Pictured: Pair of candlesticks, 1690–92
Silver Each H. 9 1/4 in. (23.5 cm)
Bequest of Catherine D. Wentworth, 1948 (48.187.249,.250)
Silver has always held an exalted position within the decorative arts. The fact that it is a precious metal distinguishes it from other media such as porcelain, wood, and glass, which do not have inherent value. The monetary value of silver usually meant that objects made in silver had more than just a utilitarian purpose; they were also signs of wealth and status, and as such, often reflected the latest style. Silver could be melted down and refashioned, and as the value of a silver object in the eighteenth century lay more in the metal than in the craftsmanship, pieces of silver thought to be out of date were often melted and transformed into something more fashionable. French silver was also subject to the various fiscal crises of the late seventeenth and eighteenth centuries; both Louis XIV and Louis XV issued edicts demanding that silver be brought to the mint for melting, the resulting silver to be used to replenish depleted state treasuries. Thus, French silver from the seventeenth and first half of the eighteenth centuries survives in relatively small quantities.
The strict guild system in France helped to ensure the very high quality typically found in French silver. A prospective silversmith usually served an eight-year apprenticeship, and then spent two to three years as a journeyman. Then, in order to be recognized as a master, the journeyman submitted a trial work—his “masterpiece”—by which his skills could be judged. It was only after acceptance of this object by the guild, and after a final examination, that the status of master was obtained. The guild’s marking system also ensured the quality of the metal itself. Among the marks required for a piece of silver, the warden’s mark indicated that the silver content was correct. As silver in its pure state was too soft to form a durable object, a small amount of copper was always added to the molten silver to provide additional strength. In France, the silver standard required that 958.33 parts out of a thousand must be silver.
The best known silver objects made during the reign of Louis XIV were the pieces of silver furniture—console tables, torcheres, mirrors, etc.—produced for Versailles. These pieces were melted down in the late seventeenth century as a result of Louis XIV’s own edict, but more domestically scaled silver survives from the last decades of Louis’s reign, albeit in small quantities. Among the earliest French silver now in the Museum are a fork and spoon dating to the years 1683–84 (48.187.214,.215). It was only at this time that the notion of a matched fork and spoon was gaining acceptance; knives were not even a standard accompaniment to a fork and spoon at this date.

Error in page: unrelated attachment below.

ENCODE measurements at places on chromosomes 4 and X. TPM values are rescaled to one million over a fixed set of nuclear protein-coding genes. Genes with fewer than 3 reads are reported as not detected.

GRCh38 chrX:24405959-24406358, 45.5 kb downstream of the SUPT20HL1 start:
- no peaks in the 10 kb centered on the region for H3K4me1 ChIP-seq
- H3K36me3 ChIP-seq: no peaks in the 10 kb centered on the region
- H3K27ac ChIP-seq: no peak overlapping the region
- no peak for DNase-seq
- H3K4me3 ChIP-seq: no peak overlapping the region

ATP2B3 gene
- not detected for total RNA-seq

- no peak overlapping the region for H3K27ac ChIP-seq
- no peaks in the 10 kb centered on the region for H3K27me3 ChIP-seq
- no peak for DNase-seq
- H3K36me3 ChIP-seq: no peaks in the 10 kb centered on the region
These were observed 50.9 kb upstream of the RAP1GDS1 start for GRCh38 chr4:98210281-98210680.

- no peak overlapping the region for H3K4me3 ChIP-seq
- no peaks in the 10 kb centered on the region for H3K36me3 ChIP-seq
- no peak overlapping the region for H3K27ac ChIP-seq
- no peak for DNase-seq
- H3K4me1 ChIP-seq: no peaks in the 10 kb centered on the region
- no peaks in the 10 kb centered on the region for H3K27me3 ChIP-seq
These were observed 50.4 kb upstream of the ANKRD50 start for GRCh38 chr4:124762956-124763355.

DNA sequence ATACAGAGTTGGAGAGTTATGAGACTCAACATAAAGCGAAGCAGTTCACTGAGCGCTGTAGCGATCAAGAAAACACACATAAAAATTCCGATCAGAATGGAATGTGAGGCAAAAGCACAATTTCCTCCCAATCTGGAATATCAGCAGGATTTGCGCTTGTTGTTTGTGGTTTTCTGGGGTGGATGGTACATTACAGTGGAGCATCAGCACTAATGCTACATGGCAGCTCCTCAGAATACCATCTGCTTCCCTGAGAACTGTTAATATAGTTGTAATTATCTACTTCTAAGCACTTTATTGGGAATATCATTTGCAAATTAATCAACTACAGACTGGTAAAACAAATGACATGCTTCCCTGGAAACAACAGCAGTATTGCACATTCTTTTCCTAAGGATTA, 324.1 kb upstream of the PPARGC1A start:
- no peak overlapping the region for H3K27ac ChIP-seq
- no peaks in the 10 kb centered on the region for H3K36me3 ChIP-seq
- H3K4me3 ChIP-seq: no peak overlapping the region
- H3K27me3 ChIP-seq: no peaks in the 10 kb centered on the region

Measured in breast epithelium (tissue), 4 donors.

The introduction of tea and coffee into France in the seventeenth century provided an important impetus for the development of new forms in silver. The earliest surviving Parisian silver teapot appears to be one now in the Museum (48.187.78). Its marks indicate that it was made in 1699–1700, and it is recorded that a drawing of a very similar teapot was sent in 1702 to Sweden, where French fashions in silver and other decorative arts were extremely influential. Dating to the mid-eighteenth century is a coffeepot of an unusually innovative and daring design (33.165.1). The coffee leaves and berries that decorate the spout and the base of the handle are a clever reference to the function of the pot, and the spiraling channels of the body create a sense of movement that captures an essential feature of the Rococo style, which was at the height of its popularity during these years.